Did San Diego police point a gun at a young boy during a Tuesday traffic stop in Hillcrest?
As social media posts assailed the officer, the San Diego Police Department released uniform-worn-camera footage of the episode in a bid to refute “misinformation.”
Cellphone video shot by a witness to the enforcement action on Park Boulevard near Upas Street early Tuesday afternoon appeared to show the lawman aiming his gun at the suspect’s car after the man — who initially had failed to yield for a speeding violation and led officers on a brief pursuit — was in custody.
Once posted online, the images prompted expressions of disbelief and outrage from public commentators.
Police officials, for their part, countered that those protests were unfounded, as evidenced by the images shot by the camera on the uniform of the officer in question.
“The body-worn camera footage is being released due to misinformation which is circulating on social media regarding this incident,” said SDPD public- affairs Lt. Shawn Takeuchi Wednesday afternoon. “We hope the release of this video will provide clarity as to what occurred.”
The patrolman’s video shows his gun extended toward the driver as he follows orders to exit his car with his hands up and to back slowly toward other officers, who take him into custody.
Police then call out the driver’s son. At that point, the officer’s camera captured images of his gun extended in the general direction of the car, but seemingly aimed somewhat downward toward the back of the car or the street.
As soon as the child gets out of the vehicle, the officer’s gun can be seen moving to the side and more sharply toward the asphalt, until it is aimed 15 feet or more to the side of youngster as he walks over to a motorcycle officer on the roadside.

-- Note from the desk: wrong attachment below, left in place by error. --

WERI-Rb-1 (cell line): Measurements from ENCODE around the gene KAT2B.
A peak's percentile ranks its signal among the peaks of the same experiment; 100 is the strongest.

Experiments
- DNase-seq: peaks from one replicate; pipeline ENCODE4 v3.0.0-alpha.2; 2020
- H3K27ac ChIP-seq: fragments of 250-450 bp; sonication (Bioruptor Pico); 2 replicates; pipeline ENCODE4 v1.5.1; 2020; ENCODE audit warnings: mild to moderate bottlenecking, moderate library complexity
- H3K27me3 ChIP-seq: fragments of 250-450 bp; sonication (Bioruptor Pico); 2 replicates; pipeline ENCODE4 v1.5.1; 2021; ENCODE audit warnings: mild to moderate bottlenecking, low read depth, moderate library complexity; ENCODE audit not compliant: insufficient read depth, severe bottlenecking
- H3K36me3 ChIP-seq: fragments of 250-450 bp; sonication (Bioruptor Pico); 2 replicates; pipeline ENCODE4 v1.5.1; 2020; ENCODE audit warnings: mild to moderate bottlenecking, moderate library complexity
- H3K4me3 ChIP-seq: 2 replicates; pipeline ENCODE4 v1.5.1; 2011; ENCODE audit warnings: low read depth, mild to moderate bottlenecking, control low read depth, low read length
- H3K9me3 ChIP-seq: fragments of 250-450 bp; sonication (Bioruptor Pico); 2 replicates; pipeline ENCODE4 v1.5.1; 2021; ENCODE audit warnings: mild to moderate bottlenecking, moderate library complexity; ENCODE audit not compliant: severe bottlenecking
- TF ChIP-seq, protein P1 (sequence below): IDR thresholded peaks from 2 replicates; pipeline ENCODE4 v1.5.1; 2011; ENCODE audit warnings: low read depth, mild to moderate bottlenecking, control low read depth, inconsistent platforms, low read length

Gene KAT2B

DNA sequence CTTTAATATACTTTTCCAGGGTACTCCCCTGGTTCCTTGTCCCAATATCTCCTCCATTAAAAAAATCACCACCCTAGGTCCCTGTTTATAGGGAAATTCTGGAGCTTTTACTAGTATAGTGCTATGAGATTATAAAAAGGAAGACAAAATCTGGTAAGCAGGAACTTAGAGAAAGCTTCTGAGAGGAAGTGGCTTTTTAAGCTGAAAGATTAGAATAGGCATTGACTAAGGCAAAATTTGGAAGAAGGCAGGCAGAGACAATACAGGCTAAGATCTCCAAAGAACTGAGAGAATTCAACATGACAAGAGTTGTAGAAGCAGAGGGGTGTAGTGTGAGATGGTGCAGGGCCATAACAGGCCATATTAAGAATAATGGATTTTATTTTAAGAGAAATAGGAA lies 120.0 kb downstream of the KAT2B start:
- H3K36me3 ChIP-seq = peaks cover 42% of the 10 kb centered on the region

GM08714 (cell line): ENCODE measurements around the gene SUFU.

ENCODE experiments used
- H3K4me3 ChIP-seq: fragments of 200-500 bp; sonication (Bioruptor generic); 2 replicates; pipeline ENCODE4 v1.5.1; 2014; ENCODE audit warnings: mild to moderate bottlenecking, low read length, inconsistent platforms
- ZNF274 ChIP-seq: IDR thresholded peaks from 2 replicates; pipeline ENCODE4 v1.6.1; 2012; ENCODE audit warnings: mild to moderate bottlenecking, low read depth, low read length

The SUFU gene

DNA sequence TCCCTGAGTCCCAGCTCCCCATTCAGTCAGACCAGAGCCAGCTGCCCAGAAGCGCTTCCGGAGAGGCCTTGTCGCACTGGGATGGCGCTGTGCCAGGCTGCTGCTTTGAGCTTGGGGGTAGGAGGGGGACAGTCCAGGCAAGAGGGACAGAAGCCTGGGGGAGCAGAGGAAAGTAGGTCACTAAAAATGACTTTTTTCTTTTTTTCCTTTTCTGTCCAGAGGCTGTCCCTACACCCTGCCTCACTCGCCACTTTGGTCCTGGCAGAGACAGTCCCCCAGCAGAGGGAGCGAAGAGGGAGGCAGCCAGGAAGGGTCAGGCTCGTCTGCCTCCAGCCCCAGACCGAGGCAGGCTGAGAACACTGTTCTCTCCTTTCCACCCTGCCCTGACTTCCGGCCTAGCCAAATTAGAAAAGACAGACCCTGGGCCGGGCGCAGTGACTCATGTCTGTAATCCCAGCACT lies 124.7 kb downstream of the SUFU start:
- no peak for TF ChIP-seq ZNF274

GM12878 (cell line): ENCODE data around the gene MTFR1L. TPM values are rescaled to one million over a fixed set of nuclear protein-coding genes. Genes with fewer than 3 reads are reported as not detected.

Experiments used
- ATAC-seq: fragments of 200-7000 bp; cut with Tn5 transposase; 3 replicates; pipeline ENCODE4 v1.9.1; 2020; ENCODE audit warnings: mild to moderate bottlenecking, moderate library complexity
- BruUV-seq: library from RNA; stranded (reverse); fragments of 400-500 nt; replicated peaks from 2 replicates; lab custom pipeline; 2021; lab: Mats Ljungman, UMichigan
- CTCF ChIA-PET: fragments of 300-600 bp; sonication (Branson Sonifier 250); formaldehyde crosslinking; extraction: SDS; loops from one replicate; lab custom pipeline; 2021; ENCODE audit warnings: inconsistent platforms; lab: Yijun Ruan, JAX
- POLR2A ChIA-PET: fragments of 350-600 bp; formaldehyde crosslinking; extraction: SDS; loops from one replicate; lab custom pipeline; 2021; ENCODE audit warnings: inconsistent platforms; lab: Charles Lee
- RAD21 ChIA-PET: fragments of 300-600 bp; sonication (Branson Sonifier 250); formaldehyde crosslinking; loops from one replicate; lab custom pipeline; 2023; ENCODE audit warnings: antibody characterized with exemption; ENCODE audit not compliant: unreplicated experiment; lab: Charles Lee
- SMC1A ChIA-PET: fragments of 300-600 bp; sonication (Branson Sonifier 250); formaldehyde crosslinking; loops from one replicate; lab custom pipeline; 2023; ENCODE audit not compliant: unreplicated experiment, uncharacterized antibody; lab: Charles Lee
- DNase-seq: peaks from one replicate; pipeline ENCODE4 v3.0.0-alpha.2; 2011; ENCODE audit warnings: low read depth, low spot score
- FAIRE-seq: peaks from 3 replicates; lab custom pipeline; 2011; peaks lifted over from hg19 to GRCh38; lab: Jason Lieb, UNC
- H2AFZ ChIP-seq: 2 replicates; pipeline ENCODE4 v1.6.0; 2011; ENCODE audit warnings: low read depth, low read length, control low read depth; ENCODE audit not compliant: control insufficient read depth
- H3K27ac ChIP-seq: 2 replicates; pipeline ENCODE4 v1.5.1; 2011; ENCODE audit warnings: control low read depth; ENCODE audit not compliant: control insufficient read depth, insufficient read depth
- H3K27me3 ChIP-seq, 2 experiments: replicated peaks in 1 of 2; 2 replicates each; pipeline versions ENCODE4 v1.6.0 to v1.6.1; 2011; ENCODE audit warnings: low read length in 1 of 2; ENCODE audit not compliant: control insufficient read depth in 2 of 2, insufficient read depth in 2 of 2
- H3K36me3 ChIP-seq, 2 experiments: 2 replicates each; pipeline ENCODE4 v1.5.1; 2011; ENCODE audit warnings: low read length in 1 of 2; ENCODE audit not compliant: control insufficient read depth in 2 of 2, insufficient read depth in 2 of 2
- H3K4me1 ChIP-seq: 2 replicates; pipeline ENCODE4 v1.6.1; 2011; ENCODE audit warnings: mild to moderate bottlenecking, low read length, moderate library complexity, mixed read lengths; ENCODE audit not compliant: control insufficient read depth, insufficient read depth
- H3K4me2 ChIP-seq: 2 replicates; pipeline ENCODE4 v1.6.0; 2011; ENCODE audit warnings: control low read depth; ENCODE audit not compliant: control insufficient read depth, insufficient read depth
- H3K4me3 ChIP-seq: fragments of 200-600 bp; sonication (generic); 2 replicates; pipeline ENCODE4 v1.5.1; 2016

While the boy is being detained, the officer with the gun can be heard directing him in a calm voice to put his hands over his head and saying, “Just come over to us, all right? You’re good, bud.”
During the process, the father can be heard asking if the officer was going to “take that gun off” the child. “He’s 8 years old, bro!
(CBS8 later reported that the father told the station his son had recently turned 9.)
An officer is heard trying to calm the boy, whose face was obscured. “You know your dad was driving really really fast,” he said. “Did it feel like that you? … You, you’re not in trouble, OK?”
In a statement that precedes the uniform-camera footage in the Police Department’s online posting, the agency asserts that “at no time” was the officer’s gun trained on the boy.
“We hope the release of this video will provide clarity as to what occurred,” the SDPD spokesman said.
Police said the driver was issued a misdemeanor citation for reckless driving and his vehicle was impounded.
“The father and son left together after the citation was issued,” a video slide said.
Police critic Tasha Williamson, the former candidate for San Diego mayor, tweeted: “All within policy and procedure! Who is the chair of the police board changing this? Here is another one with the children pat down on a swatting call. The caller never tracked down and cited but kids traumatized. Complaints will have no consequences.”
Local Democratic political consultant Eva Posner answered police accounts by saying: “The gun is pointed at a child. Why is the gun even up? Why did it need to be raised anywhere in the direction of a child? The person who was considered a threat was in custody before the child got out of the car. This is stupid. You are lying.”
Video posted by SanDiegoVille showed a view from a passers-by camera.
“I witnessed the police officer on the motorcycle with his siren and lights on but the vehicle was already pulled over,” the witness who captured the videos told the website. “Both the driver’s side window and passenger side window were rolled down and the man and boy had their hands outside the window.
The witness, who wished to remain anonymous, added: “As I walked by the vehicle, I noticed the little boy in the passenger side with his hands outside the window. I turned around and started recording. The officer was pointing the gun at the car [and] used his other hand to direct me to keep walking. I stopped recording and called my lawyer friend who confirmed I had every right to keep recording. So I started recording again.”
— City News Service contributed to this report